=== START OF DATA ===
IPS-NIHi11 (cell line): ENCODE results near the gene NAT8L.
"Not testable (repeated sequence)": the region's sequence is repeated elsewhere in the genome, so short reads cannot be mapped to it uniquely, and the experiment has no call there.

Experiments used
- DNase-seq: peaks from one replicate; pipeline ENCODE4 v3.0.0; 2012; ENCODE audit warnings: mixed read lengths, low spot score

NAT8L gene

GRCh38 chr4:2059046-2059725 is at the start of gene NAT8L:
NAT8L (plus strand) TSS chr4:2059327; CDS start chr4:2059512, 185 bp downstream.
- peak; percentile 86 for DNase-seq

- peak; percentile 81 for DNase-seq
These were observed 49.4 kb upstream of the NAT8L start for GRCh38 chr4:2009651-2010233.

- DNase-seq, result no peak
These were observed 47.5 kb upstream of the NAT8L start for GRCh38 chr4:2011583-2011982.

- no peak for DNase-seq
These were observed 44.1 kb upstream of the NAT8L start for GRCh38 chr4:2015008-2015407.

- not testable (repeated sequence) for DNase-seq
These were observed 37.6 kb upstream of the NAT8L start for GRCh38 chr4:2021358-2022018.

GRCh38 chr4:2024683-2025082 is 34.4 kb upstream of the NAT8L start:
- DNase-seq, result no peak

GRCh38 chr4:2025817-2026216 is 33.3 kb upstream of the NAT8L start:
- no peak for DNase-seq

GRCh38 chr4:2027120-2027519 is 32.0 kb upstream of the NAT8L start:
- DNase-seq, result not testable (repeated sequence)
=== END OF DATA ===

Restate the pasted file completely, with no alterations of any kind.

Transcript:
IPS-NIHi11 (cell line): ENCODE results near the gene NAT8L.
"Not testable (repeated sequence)": the region's sequence is repeated elsewhere in the genome, so short reads cannot be mapped to it uniquely, and the experiment has no call there.

Experiments used
- DNase-seq: peaks from one replicate; pipeline ENCODE4 v3.0.0; 2012; ENCODE audit warnings: mixed read lengths, low spot score

NAT8L gene

GRCh38 chr4:2059046-2059725 is at the start of gene NAT8L:
NAT8L (plus strand) TSS chr4:2059327; CDS start chr4:2059512, 185 bp downstream.
- peak; percentile 86 for DNase-seq

- peak; percentile 81 for DNase-seq
These were observed 49.4 kb upstream of the NAT8L start for GRCh38 chr4:2009651-2010233.

- DNase-seq, result no peak
These were observed 47.5 kb upstream of the NAT8L start for GRCh38 chr4:2011583-2011982.

- no peak for DNase-seq
These were observed 44.1 kb upstream of the NAT8L start for GRCh38 chr4:2015008-2015407.

- not testable (repeated sequence) for DNase-seq
These were observed 37.6 kb upstream of the NAT8L start for GRCh38 chr4:2021358-2022018.

GRCh38 chr4:2024683-2025082 is 34.4 kb upstream of the NAT8L start:
- DNase-seq, result no peak

GRCh38 chr4:2025817-2026216 is 33.3 kb upstream of the NAT8L start:
- no peak for DNase-seq

GRCh38 chr4:2027120-2027519 is 32.0 kb upstream of the NAT8L start:
- DNase-seq, result not testable (repeated sequence)